The Chinese Room

AI Law

This is not a post about the Chinese version of ‘the Panic Room’. This is a post about artificial intelligence and the different types of AI out there.

The Turing Test

Before talking about the chinese room, we need to talk about the so-called Turing Test. Alan Turing devised this test in 1950.

In this test, there are two people and an AI. The three are separated from each other and only allowed to communicate on paper. One of the people is an evaluator. This person has the task of figuring out which of the others is the AI and which is the person by asking the two questions.

If the evaluator is unable to distinguish between the two, the AI has passed the Turing test.

Nowadays we are coming close to appliances like Google Home passing this test, for example, when calling a hairdresser. I say close, because there are reasons this is not really the case yet. The conversation is a narrow one, and the person on the other end of the line is not actively trying to unmask the computer.

So, what does this have to do with a Chinese room? Heck, what is this ‘Chinese room’?

The Chinese Room

What if Google manages to create a generation of AI that can indeed pass the Turing test fully? Is that then artificial intelligence? Will it herald in Judgement Day?

In 1980, John Searle devised a thought experiment called ‘the chinese room argument’.

Imagine a computer program that takes as input Chinese characters and outputs Chinese characters. The computer program manages to pass the Turing test. Does that mean the computer program understands Chinese or is it very good at simulating that it understands Chinese?

Now imagine we replace the computer program in this thought experiment by an English speaking human, who takes Chinese characters as input, applies a set of formulas from a complicated book of formulas, then outputs other Chinese characters using these formulas. This speaker does not appear to understand Chinese. Does this mean the computer program doesn’t either? Or is the set of formulas in the complicated book intelligence?

Strong versus weak AI

Searle called strong AI the position that the computer program does understand chinese, and weak AI the position that the computer program only simulates AI.

If the computer program passes the Turing test, then the distinction might be moot. I mean, whether the hair dresser talks to a conscious- or not-conscious AI is not really relevant is it? She doesn’t know she’s talking to one.

However, it should be noted that AIs are currently not passing the Turing test by a long shot. The Google Home is easily unmasked as a computer. A self-driving Tesla might be able to pass a Turning test that only relates to driving, but it cannot strike up a conversation about cooking. Nor do we need these appliances to.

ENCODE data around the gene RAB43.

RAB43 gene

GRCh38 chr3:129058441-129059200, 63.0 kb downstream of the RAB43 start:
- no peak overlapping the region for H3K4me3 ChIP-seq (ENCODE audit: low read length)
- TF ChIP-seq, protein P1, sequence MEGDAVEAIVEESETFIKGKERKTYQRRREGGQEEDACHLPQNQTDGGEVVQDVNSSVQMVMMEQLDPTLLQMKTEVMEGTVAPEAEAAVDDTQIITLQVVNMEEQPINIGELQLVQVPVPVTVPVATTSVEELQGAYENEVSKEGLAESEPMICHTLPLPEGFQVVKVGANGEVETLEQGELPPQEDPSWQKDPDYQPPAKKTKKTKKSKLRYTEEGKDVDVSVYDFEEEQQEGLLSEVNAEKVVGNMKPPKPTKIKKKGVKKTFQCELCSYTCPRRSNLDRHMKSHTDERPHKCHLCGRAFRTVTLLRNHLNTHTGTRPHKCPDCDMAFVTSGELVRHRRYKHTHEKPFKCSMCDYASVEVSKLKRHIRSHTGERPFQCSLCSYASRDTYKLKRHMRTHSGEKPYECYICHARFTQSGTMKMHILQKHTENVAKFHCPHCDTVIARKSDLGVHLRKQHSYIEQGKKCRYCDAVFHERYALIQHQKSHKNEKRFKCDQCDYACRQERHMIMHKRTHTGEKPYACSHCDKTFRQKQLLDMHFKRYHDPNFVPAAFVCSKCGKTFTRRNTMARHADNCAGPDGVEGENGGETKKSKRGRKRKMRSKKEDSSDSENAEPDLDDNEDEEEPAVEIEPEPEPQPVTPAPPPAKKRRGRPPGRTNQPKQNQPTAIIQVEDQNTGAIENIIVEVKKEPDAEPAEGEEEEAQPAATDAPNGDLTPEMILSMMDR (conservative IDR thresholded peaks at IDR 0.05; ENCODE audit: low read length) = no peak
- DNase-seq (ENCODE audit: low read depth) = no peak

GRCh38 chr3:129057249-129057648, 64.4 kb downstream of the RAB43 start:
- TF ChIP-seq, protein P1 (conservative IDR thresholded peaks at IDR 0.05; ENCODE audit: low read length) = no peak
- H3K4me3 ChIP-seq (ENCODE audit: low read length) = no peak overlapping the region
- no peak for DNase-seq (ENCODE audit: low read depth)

What is important, though, is to keep in mind that whether or not the AI is conscious might not matter, the results of its actions do. If a Tesla accidentally kills somebody, there dead regardless of consciousness. It does matter for legal purposes, as I’ve written before.

The legal Chinese room

Let’s expand on the thought experiment. Say the English speaking person in the room running Chinese characters through a program is helping a real Chinese person defuse a bomb. Unfortunately, the program gives a response ‘cut the blue wire’ that gets the Chinese person killed. It still passes the Turning test, its advise was just terrible.

The program has killed a person. However, does that make the English speaker running the program responsible? I’d argue ‘no’. The person writing the program was ultimately responsible.

This thought experiment has applications in the real world, of course. If a self-driving Tesla kills somebody, whose fault is it? The Tesla car’s or the programmer’s? I’d argue the latter. If a military drone kills ten civilians, whose fault is that, the drone’s fault, or the military’s? You get my drift.

This becomes all the more relevant now that the actual Chinese are now implementing AI to control their entire population. And that AI is not conscious either. It doesn’t know common decency, or right from wrong. This Chinese AI runs scripts that try to apply ‘communist values’ as best as its programmers know how to implement it.

Scared yet?


Now you know what the Chinese room is. Keep it in mind for the lawsuits revolving around Tesla cars and Amazon Alexas that are bound to pop up in the near future.

Martin Stellinga Written by:

I'm a science fiction and fantasy author/blogger from the Netherlands